Oliver Hartung’s Syria al-Assad is a record of the monuments dedicated to the Assad family - who have ruled in Syria since 1971 - and the landscape that they inhabit. Produced between 2007 and 2009, the series is now being made into a book by Hartung who has started a crowd-funding campaign to help support the project. Michael Tsenti recently caught up with him to find out more.
MT: Michael Tsenti
OH: Oliver Hartung
MT: Firstly, how did you become interested in photography?
OH: I have studied Fine Art in Stuttgart, Glasgow and London. I started off with Painting and Printmaking, but couldn’t connect my interest in the visual world with these “historic” techniques. So since 1996, I mainly concentrate on photography and making books.
MT: What inspired you to focus on the monuments of the Assad family?
OH: When I started my long-term project on the Middle East in 2007, I was looking for images, that could fill the gap between our outdated, romanticised vision of the “Orient” and the imagery of war and crisis that is broadcast in the media. The results formed my first publication “The Arabian Monument” (2012). In Syria, I started photographing the Assad monuments because they were omnipresent and because I became interested in their diversity. Although I did photograph over a hundred of them, the series was a by-product. A lot of the pictures were taken while driving past, as I didn’t always bother to stop or sometimes it didn’t seem a good idea to stop (a big share of these monuments were next to military sites and I didn’t want to get the locals I was traveling with into trouble).
MT: Some of your photographs capture the beauty of the Syrian architecture as a byproduct. How do you feel knowing most of this is now destroyed?
OH: Some of the more official monuments make use of traditional crafts such as mosaic, metalwork or faience, but most look rather improvised and none of them can be called “beautiful”. I find them interesting, especially the hand-made, amateurish looking ones.
I feel deeply affected by the conflict in Syria. I am also aware that it gives my series an actuality, that it might not have otherwise. This makes me feel uneasy. On the other hand: The images provide an insight into the pre-war state of affairs. Maybe there was something wrong beforehand? In a united country, is there a need to proclaim your loyalty publicly? That’s why in retrospect, some of the statements on the billboards and monuments sound very cynical (And not just the official propaganda: Look at the Pirelli advertising!). These objects are asking some uncomfortable questions.
I don’t want to start philosophising in the face of war, but it’s in the nature of photogrphy to show something that has gone. Doesn’t a photograph already anticipate the end of the photographed subject or object? That’s why I think monuments (they always strive to last) make a good subject for photography.
MT: Although the series is something close to a typology, there are images that disrupt this such as images taken from a moving car, could you talk me through the reasoning behind this?
OH: It is a typology in so far as you can compare the objects and the work gives an (incomplete) overview of public pre-war Syrian propaganda, but there is no coherent photographic language employed (I already mentioned the “drive-by” pictures). Also, I considered a typological concept would be too simple, it would ignore the human loss and tragedy of the present situation, so I have added a handful of more personal images with people or landscapes to break up the scientific, typological flow.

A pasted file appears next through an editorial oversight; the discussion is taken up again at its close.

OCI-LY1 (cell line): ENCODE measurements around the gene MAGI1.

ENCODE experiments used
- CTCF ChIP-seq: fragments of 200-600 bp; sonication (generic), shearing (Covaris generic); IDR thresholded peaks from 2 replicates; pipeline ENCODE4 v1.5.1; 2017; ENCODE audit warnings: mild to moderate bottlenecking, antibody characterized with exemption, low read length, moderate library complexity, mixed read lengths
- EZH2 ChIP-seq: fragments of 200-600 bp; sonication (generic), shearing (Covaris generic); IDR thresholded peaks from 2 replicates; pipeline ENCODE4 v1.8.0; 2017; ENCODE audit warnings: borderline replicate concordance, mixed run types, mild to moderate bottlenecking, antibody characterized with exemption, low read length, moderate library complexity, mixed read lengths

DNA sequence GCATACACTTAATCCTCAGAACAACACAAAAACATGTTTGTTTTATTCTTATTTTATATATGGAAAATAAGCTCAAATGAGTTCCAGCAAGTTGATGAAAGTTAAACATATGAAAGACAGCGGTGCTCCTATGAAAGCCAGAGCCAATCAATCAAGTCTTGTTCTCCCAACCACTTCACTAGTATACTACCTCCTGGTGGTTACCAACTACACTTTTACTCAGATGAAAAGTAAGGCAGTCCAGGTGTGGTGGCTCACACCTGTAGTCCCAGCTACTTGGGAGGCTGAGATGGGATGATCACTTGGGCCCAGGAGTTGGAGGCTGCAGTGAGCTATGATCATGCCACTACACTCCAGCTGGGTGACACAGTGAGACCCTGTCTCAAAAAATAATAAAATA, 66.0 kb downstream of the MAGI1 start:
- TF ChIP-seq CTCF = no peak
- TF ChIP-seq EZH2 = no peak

MT: The paintings and colours of the monuments are fascinating. How did this contrast to the desolation of the surrounding areas?
OH: I think, sometimes it’s the monuments that create the feeling of “desolation”, that you describe, in the first place.
MT: Do you think you will continue with work concerned with the Syrian conflict?
OH: I took the photographs between 2007 and 2009. One now reads them within the context of the Syrian conflict, but I would never make a work that directly comments on an ongoing conflict. For example, I am very doubtful that war photography can deliver what we expect from it.
MT: What made you decide to put the photographs you took from this project into a book?
OH: A gallery wall is definitely not the right place for these images. The book emphasizes the documentary aspect of the work and allows the work’s distribution outside a journalistic or Fine Art context. Through the design, I was able to reflect and comment on my images. For example by using paper, that will age and yellow and using a perforation that reminds one of a tear-off calendar (is there anything more outdated than last year’s calendar?).
MT: Having produced work in the Middle East the USA and London, how has travel helped influence your photography?
OH: Travel is essential for me, because it gives me first-hand experiences that help me to balance the pre-digested, virtual world we increasingly live in. Also, I feel less receptive and dependant on news reports which always have a political agenda and manipulative potential. If, while travelling, through photography, I can communicate and share my experiences. Also, I don’t undertake in-depth research beforehand, I don’t want to go somewhere with a fixed idea or expectation. I do go to places repeatedly though.
MT: With talks in Geneva failing in creating a peace and more talks scheduled, what do you imagine the future holds for Syria?
OH: Who am I to judge or predict anything for this conflict? The only thing I know is that the Syria, that I traveled to and experienced, will not return.
Help fund the book HERE.
— Michael Tsenti